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Harvard Law School administrators told students phone banking for a ceasefire in Israel and Gaza to leave the Caspersen Student Center lounge Wednesday, according to a video reviewed by The Crimson and students in attendance, sparking free speech concerns among students.
Participants said a group of administrators — which included Stephen L. Ball, dean of students; Monica E. Monroe, assistant dean for community engagement, equity, and belonging; and Jessica L. Soban ’02, dean of student services — told the students they were violating school policy by phone banking in the Caspersen lounge and soliciting other students to join them.
The incident took place shortly after Ball and Monroe sent an email Wednesday to students reminding them of University free speech and non-discrimination policies, as well as HLS-specific guidelines on protesting and personal conduct. The email said the school’s shared spaces were meant to be “used for personal or small group study and conversation that respect the rights of others to use the space.”
The group of students, not affiliated with any organization, had been phone banking in the lounge — which some call “Belinda Hall” in honor of a person enslaved by the Royall family, who were prominent Law School donors — for more than two weeks without any previous incidents with administrators, they said.
Lisa Fanning, a third-year law student in attendance, said administrators who approached them did not explain to them what policies they had violated.
“They came to us and they said that what we were doing was actually in violation of the student handbook and that they had sent out an email earlier today that clarified this policy that we couldn’t be doing this in a student lounge,” Fanning said. “‘Doing this’ is what they kept saying. They said ‘this’ is not allowed in the student lounge.”
Law School spokesperson Jeff Neal wrote in an emailed statement that the school, “in keeping with its procedures, reminded a group of students gathered in the WCC about the school’s policies regarding time, place, and manner.” He wrote that this policy and others were shared with all HLS students earlier that day.
“The students were welcomed to partner with a recognized HLS student organization, each of which may reserve a table in the appropriate location,” Neal added.
Fanning said that after administrators told her flyers were acceptable but soliciting other students was not, she held up a flyer that directed passersby to ask her about it. However, she said, when the group of administrators returned, they told her she would be referred to the Administrative Board for potential disciplinary action.
Neal did not confirm if students had been referred to the Administrative Board.
Wednesday’s encounter comes amid national controversy surrounding free speech and activism related to the Israel-Hamas war at Harvard and other college campuses. Students and administrators alike have faced intense backlash from alumni, donors, and affiliates across the political spectrum.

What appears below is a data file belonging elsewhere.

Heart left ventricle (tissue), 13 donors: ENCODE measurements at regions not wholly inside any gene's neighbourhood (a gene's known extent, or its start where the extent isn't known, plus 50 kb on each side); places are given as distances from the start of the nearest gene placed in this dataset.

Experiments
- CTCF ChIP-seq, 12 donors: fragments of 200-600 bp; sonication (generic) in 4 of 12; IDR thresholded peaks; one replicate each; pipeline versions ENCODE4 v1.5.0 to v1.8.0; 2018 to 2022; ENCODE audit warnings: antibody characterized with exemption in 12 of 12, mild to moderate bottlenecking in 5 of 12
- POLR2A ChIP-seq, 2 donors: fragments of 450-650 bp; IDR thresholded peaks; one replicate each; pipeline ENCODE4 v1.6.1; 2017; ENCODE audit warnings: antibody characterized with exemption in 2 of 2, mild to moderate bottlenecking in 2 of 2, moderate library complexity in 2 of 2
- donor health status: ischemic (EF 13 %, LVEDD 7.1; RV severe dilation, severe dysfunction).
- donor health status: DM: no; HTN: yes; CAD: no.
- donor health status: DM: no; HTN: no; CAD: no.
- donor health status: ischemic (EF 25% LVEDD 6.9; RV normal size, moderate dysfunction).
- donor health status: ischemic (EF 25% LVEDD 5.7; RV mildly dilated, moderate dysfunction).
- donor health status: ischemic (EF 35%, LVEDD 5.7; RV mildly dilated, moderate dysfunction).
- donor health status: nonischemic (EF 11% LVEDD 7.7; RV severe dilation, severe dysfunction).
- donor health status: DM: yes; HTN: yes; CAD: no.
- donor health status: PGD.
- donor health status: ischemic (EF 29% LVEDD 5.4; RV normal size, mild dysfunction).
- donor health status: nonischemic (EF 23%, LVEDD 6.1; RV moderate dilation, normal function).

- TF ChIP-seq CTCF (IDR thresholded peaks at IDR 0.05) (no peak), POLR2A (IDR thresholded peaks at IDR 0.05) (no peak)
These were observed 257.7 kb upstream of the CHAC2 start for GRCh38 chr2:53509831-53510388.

Responding to the incident, Law Students for a Free Palestine, an organization of students from 38 law schools across the country, released a statement that alleged Harvard students had been “uniquely targeted by repression.”
According to the statement, handing out flyers and displaying posters are protected in the HLS Handbook of Academic Policies.
“Picketing in an orderly way or distributing literature outside the meeting is acceptable unless it impedes access to the meeting,” per a section of the school’s handbook cited in Ball and Monroe’s Wednesday email.
The group also expressed concern about a potential response from the administration to a silent vigil planned for Thursday in the Law School’s Wasserstein Hall.
“Harvard Law’s administration is suppressing every form of student speech — to the point that we think the administration will still crack down on this silent vigil,” the group wrote in the statement.
Neal did not comment on allegations that the school had suppressed free speech.
Students have had a history of using the lounge for activism, Fanning said, but “administrators have never reacted in the way that they did today.”
“Harvard Law School is taking the approach of free speech for students except for those students that want to speak about Palestine,” she added.
Allie R. Ryave, a second-year law student in attendance, said she was disheartened by the HLS administration’s actions, which she described as an attempt to silence her and others.
“I feel frustrated that I came to this school because I care about what happens in the world and I want to be a part of making it better, and every time I feel like I tried to do that here, there’s some unreasonable pushback,” she said.
—Staff writer Jo B. Lemann can be reached at email@example.com. Follow her on X @Jo_Lemann.
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